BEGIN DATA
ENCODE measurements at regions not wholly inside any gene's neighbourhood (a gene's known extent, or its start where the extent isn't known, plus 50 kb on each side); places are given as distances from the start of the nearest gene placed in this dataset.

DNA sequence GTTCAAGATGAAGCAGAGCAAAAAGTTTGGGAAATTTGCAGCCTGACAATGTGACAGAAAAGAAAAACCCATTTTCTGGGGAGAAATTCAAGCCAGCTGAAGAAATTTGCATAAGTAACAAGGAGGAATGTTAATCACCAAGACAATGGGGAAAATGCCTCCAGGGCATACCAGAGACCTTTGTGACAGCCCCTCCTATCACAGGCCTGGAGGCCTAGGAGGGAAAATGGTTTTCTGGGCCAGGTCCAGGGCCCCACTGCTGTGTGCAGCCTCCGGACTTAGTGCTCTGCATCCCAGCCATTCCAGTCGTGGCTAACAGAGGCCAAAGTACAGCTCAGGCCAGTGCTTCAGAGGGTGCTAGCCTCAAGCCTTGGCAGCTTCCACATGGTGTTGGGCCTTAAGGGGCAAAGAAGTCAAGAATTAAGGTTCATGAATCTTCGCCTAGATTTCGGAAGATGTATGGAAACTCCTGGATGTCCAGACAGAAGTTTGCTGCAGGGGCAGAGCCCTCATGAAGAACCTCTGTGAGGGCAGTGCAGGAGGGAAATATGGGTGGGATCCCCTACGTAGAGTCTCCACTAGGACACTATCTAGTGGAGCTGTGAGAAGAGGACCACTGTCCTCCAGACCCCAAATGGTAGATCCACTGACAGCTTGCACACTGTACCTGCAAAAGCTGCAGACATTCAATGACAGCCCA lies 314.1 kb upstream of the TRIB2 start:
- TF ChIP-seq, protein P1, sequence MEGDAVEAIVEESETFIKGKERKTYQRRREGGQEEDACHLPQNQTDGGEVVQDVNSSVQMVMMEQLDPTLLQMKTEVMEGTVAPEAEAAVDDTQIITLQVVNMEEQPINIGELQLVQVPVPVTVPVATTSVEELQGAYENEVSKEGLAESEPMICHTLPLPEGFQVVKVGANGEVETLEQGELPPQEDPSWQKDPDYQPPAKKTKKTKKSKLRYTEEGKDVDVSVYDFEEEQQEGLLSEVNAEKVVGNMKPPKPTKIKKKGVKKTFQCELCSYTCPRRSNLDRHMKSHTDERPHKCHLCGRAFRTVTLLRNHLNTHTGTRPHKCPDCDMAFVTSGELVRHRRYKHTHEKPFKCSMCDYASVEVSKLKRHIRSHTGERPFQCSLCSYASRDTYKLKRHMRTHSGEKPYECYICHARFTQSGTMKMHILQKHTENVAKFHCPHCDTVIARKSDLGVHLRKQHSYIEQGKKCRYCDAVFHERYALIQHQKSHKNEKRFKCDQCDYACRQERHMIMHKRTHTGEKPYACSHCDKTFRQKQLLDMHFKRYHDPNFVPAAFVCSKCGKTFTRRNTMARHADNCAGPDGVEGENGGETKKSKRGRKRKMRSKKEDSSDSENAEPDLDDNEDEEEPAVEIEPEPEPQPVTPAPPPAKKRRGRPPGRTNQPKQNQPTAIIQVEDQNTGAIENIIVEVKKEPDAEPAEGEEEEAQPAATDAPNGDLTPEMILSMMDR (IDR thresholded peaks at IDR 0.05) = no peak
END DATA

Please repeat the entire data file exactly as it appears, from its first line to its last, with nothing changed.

ENCODE measurements at regions not wholly inside any gene's neighbourhood (a gene's known extent, or its start where the extent isn't known, plus 50 kb on each side); places are given as distances from the start of the nearest gene placed in this dataset.

DNA sequence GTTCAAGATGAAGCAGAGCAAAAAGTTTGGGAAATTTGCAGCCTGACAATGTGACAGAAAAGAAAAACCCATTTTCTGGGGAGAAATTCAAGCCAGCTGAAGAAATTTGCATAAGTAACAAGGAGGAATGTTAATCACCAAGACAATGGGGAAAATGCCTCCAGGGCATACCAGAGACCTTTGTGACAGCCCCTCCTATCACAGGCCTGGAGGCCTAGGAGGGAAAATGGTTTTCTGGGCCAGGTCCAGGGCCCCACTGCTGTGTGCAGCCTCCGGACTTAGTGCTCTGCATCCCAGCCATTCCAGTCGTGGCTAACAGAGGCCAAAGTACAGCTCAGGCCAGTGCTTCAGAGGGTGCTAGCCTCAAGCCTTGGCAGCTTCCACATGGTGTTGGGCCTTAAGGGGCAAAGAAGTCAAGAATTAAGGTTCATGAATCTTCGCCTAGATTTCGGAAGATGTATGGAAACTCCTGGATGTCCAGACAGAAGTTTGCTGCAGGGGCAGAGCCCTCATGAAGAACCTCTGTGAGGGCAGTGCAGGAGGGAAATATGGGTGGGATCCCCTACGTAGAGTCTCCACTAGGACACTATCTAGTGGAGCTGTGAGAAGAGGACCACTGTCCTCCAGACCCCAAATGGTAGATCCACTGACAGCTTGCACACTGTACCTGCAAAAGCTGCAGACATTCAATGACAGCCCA lies 314.1 kb upstream of the TRIB2 start:
- TF ChIP-seq, protein P1, sequence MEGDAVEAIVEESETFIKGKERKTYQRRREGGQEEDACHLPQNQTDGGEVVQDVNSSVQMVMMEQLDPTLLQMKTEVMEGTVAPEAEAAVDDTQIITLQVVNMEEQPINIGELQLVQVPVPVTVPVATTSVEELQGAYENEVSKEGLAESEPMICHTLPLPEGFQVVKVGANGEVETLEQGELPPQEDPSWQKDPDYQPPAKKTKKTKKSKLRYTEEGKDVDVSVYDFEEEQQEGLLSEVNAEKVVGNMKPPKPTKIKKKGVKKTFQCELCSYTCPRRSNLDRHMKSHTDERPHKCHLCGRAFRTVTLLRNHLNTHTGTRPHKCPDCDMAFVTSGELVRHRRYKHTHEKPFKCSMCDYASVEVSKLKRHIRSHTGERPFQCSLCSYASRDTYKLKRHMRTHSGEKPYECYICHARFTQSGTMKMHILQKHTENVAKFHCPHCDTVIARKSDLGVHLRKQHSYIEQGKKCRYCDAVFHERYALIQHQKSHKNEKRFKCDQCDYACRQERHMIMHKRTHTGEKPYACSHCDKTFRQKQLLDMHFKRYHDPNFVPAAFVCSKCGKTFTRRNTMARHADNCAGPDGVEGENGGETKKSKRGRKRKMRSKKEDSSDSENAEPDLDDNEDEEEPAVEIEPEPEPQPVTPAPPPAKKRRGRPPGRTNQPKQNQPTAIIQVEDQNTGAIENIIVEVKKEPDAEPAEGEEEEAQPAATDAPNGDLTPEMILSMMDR (IDR thresholded peaks at IDR 0.05) = no peak